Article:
I live in Pittsburgh, in the urban neighborhood of Squirrel Hill, just a block from the entrance to the Parkway; you can be downtown in under 10 minutes. Except for the apartments where I live, the houses are single family dwellings or duplexes. Most are not very far from the houses next door to them. My side of the street is a hill, and there are typical Pittsburgh long steps leading to each house. This is in no way suburban. I therefore was astonished to find that there is a small farm at the end of my street.
Perhaps you are thinking, there's a large garden at the end of her street, maybe, not a farm. But I think it is a farm, unless the sole defining factor is selling what you grow. I have seen no evidence that they are selling their fruits and vegetables. They grow enough to be selling them somewhere, but they seem to have a large extended family, so who knows, they may eat it all.
There are two separate houses which front the street, and which appear to be owned by two related families. The large lots behind and next to the houses are planted up as one, and fenced by a common wall, which is the chainlink fence you see in the picture. Closest to the fence are the tomatoes (at least 200 plants), the zillions of peppers(several different types and colors), and the beans, neatly tented. Up against the wall of the shed/garage structure you see (there is also another one) are 5 fig trees! They appear to be 10 feet tall or so, and are planted directly in the ground. And they have figs on them! In Pittsburgh!
It is hard to get a good look at the rest of the space, which is more or less around the corner from the street. Even standing right up against the fence, and rudely craning my neck, I can only catch a glimpse of that area, but I can see that there are fruit trees, and that they are in a row. I can't see them well enough to tell what kind they are, and I can't see what else grows back there.
The only visible flowers are in foundation plantings in the front of the very tidy houses, and a tall row of bright red cannas.The latter seems to be in the nature of a screening or privacy fence between the little farm and the next house on the block.
At least one of the houses is owned by an elderly old world sort of couple, who dress in dark clothing, even when working in the sun. They look very weathered and remind me of the old people I saw in little Cyprus hill towns. These elderly greek cypriots would sit and chat together outside a small tavern, all in black , the ladies with purple headscarves. There were many pleasant, raisiny faces. (I cannot understand why so many traditional old people wear very dark clothing in warm Mediterranean countries- does it not make them hotter? There must be an explanation. Can they all be in mourning?) I think the elderly people on my street farm speak Italian to one another, but I am not sure that is their language, because although I am horribly nosy, I am shy of getting close enough to hear, and annoy them.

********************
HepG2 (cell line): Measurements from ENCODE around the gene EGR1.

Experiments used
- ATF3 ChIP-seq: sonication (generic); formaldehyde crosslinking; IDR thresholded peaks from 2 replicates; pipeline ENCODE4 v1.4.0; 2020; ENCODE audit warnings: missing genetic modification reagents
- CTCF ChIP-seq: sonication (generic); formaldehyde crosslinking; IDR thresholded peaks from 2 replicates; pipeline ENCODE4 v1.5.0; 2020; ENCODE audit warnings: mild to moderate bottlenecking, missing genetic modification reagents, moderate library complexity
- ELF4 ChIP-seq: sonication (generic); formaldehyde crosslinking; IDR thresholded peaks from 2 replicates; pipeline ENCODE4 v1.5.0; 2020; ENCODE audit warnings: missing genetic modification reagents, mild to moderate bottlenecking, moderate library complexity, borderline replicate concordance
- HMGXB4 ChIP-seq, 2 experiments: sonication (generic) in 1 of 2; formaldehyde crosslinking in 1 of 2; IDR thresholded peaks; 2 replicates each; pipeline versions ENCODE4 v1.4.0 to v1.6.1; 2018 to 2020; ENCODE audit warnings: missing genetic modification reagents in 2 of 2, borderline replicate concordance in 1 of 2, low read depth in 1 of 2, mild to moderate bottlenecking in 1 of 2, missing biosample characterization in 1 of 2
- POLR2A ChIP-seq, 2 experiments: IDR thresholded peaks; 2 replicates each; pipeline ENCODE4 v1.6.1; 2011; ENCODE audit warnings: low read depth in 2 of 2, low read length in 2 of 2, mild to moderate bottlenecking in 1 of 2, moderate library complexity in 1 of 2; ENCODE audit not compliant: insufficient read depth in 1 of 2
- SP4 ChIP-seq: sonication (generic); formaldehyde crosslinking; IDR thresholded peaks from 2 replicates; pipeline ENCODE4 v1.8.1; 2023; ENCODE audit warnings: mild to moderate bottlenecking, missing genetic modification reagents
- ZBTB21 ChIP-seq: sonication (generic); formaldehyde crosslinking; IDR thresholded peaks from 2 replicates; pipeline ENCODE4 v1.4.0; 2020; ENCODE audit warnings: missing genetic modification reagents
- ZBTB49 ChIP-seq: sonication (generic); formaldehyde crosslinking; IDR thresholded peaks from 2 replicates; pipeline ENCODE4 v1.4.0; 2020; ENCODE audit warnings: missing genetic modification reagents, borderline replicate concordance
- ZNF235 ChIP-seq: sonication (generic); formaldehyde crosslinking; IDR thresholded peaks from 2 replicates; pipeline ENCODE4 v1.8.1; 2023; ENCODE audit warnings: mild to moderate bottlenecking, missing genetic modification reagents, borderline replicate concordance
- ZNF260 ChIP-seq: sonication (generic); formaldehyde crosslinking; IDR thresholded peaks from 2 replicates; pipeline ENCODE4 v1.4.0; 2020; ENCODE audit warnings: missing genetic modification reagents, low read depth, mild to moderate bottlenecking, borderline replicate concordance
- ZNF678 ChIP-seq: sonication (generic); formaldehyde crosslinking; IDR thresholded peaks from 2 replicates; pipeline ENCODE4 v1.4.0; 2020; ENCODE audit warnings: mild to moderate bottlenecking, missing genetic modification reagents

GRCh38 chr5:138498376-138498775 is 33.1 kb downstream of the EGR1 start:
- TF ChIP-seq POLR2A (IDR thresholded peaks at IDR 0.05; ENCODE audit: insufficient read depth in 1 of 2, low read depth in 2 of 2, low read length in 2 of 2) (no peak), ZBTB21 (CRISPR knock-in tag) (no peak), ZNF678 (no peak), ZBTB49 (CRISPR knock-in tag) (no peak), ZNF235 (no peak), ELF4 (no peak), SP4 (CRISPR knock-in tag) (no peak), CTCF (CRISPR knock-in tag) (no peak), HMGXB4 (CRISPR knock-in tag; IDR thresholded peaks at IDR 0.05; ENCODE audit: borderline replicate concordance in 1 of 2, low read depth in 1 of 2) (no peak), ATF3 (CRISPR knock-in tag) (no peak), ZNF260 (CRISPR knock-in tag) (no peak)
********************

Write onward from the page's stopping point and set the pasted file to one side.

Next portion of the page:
I'm not really sure who lives in the second house, but there are middle aged adults around sometimes, and children, who play in the flat areas between the plantings, and seem to be visitors. On holidays, the children and older adults may been seen on the porches, dressed formally, as they go in and out.
The plantings make me jealous, especially the figs. In fact, one day I may be so overcome with curiosity and longing about the figs that I work up my nerve to speak to someone there, and ask how they do it. They are never near the fence, so you can't just have a neighborly word in passing, you'd have to wave madly, and call them over. They are certainly not looking for this kind of contact, so I haven't done it. In any event, there is something nice about the mystery of it all.
Living 6 years now in an apartment, which is sort of like a little row house, with an individual porch in front, and shared deck behind, I miss real gardening. I grow things in tubs on the porch and by the house- a few tomatos, herbs, flowers and a baby kaffir lime tree. The lime tree will join my Meyer lemon tree at work when the weather gets chilly. (My lone lemon is still green, and firm. Never having had a lemon tree before, I don't know how long lemons generally take to ripen. I have various alternate plans/fantasies for consuming mine when it does.) The lime tree has quite a few cute limes on it. These are reputedly not so tasty. I grow the tree for it's leaves, which are yummy, somewhat in the manner of lemongrass.
I am sensible enough to know that I couldn't ever manage an urban farm like my neighbors. I am so much lazier and less diligent than they are. But I do miss my old garden, more than my house. I particularly miss my Cox's Orange Pippin apple tree, despite the work and mess it entailed. I likewise regret my perennials and vegs. And I want a greengage plum tree of my own in the worst way. I think sometime I'm going to have to find a little house with a manageable sized garden. Maybe when I retire, or something. In the meantime, I get a huge kick out of walking by the little farm on my way home from work every day.